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Eliminate stress this holiday season

Ideally, the holidays should to be a time of thankfulness, reflection, and celebration. Yet the idealistic visions of a perfect holiday are often marred by tensions and stress. Financial pressure, over-commitment and unrealistic expectations are among the culprits. However, I’ve discovered a few adjustments that can bring joy and peace to the season.
-Have realistic expectations. Magazines, The Hallmark Channel, even commercials depict elaborate holiday decorations, spotless homes and amazing meals. All of those images push us toward unrealistic expectations of ourselves and everyone else. Instead, do what is realistic for you without feeling guilty, lazy or inadequate.
-Be flexible. You might have to make concessions about when and where celebrations occur to avoid stress in families. Be willing to get together on a different day before or after the holiday if need be. The actual day isn’t as important as the opportunity to gather in a relaxed, unrushed atmosphere.
-Downgrade décor. Just because neighbors or family members decorate excessively doesn’t mean you can’t opt for a different experience. Simple decorations are just as festive (and perhaps more peaceful) than over-the-top extravagance. Include a few items that are special to you or your children, but don’t feel obligated to go overboard.
-Don’t break the budget. Gifts, parties, decorations and travel create a lot of financial pressure during the holidays. Your budget may require reducing the number of gifts you give or finding other ways to cut costs. Ignore the retail hype that plays on your emotions and avoid the temptation to buy with credit cards. Your stress level will skyrocket in January when the bills arrive.
– Just say no. A full holiday calendar equals exhaustion. Consider the logistics before accepting too many invitations. Leave holes in your calendar for quiet evenings at home or impromptu gatherings. You’ll be glad you did.

Renee Garrison is the award-winning author of The Anchor Clankers.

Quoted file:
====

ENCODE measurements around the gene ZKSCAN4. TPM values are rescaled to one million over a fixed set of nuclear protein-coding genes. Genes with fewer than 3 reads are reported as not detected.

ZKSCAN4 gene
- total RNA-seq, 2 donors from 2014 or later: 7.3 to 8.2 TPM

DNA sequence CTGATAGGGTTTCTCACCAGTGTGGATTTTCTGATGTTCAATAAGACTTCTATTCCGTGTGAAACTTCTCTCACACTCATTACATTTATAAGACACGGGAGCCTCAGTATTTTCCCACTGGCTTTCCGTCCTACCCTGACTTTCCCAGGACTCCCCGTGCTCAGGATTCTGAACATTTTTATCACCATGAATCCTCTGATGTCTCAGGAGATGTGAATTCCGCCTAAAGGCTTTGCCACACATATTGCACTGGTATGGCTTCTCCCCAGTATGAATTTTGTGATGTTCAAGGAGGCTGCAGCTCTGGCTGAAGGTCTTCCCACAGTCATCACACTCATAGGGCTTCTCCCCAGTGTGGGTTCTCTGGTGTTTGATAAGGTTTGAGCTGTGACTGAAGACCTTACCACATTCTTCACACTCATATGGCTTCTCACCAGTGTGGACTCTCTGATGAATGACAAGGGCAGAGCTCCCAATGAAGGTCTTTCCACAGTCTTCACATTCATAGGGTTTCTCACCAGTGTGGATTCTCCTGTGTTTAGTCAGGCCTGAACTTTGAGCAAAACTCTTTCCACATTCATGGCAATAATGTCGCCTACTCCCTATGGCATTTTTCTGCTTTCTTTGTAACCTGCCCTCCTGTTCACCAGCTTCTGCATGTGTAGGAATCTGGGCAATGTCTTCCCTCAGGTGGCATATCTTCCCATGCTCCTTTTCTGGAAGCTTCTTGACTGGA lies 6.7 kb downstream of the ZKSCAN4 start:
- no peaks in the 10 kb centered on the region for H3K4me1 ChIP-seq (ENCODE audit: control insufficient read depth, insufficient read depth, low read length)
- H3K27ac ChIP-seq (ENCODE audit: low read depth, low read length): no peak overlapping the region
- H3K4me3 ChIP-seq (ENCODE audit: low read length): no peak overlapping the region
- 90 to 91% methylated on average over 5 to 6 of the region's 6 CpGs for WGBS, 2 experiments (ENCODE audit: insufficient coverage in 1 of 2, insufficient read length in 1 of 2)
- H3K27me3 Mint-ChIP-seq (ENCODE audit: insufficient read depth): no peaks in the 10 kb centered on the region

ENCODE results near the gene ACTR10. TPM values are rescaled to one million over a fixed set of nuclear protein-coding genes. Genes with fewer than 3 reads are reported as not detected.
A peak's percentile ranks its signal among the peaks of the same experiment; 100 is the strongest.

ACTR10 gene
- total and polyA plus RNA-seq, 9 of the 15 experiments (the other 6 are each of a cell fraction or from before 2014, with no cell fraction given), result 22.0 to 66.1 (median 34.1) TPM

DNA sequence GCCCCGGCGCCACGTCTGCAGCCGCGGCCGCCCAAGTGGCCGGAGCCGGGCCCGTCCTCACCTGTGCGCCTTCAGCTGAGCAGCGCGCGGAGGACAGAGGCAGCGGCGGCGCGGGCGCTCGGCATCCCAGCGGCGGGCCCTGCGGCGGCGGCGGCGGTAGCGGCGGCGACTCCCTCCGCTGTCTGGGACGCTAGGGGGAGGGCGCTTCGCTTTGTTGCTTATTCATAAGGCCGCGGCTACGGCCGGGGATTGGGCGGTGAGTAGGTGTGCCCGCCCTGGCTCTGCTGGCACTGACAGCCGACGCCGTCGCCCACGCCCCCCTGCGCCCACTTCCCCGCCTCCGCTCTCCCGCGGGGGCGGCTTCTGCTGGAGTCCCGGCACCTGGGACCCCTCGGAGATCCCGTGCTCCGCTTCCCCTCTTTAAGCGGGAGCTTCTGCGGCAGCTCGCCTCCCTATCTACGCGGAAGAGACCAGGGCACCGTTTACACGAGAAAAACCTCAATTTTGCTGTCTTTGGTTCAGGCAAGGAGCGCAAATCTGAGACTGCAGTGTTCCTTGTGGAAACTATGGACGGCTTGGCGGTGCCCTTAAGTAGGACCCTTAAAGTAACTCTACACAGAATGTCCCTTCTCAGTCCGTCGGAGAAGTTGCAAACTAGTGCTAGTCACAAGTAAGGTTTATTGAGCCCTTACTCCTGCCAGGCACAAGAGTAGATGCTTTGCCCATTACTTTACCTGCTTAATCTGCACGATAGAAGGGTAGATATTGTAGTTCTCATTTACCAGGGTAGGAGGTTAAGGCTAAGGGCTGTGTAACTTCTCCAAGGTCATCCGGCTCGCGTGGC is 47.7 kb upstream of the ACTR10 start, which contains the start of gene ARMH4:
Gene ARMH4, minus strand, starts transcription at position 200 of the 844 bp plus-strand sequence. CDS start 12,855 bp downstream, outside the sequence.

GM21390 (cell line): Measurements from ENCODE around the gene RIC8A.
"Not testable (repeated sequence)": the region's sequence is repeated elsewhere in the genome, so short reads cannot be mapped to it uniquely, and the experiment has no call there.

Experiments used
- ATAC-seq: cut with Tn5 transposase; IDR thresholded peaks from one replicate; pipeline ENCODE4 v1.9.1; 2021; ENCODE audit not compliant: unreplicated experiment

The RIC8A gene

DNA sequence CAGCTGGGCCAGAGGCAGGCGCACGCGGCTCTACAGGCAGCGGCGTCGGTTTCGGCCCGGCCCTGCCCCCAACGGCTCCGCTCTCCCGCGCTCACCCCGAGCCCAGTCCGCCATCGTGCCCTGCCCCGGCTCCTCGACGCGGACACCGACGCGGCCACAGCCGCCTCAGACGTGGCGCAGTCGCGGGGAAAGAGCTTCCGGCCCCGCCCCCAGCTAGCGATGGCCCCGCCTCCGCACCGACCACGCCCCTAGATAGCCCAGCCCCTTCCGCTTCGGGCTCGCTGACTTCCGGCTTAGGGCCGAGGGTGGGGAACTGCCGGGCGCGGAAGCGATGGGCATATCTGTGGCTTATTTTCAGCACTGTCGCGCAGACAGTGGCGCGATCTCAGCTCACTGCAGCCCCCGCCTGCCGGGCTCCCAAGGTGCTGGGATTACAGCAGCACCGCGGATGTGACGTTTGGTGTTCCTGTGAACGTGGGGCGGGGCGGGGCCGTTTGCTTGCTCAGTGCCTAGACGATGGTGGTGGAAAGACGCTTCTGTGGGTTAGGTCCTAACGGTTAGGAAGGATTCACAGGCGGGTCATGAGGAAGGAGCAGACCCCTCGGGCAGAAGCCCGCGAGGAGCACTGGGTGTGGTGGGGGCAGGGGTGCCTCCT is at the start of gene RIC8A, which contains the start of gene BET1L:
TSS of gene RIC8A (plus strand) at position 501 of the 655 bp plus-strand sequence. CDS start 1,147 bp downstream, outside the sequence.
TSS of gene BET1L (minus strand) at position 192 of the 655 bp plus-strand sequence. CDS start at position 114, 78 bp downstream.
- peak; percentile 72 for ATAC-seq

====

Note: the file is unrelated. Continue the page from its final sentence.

Getting involved in church












 During the holiday season, people tend to evaluate their priorities.  Let me encourage you to evaluate the level at which you are involved in serving the Lord at your church.


Why should you get more involved? Here are a few compelling reasons to consider:

The laborers are few.

You’ve heard it before: The Gospels only record one prayer request from our Lord Jesus, “Pray for laborers.” If you are not already active, somebody somewhere is praying for you to become involved in the ministry. The need is greater than ever. Laborers are as relatively few as ever.

A popular business principle is one called the 80/20 principle. Basically it goes like this: typically 20% of the people do 80% of the work. In many local churches, 20% do 80% of the giving, 20% of the people do 80% of the outreach. You get the idea.

 Children tend to emulate what they see, not what they hear.

When Jesus selected His apostles, He chose them to be “with Him.” How significant. Ministry is more often “caught” than “taught.” Maybe this principle is what motivated Luke to write of all that Jesus began both “to do and to teach.” Teaching is most effective when doing (on the part of the teacher) precedes it.

What are your children learning about positive, heart-motivated ministry by watching you?

Ministry involvement enhances biblical understanding.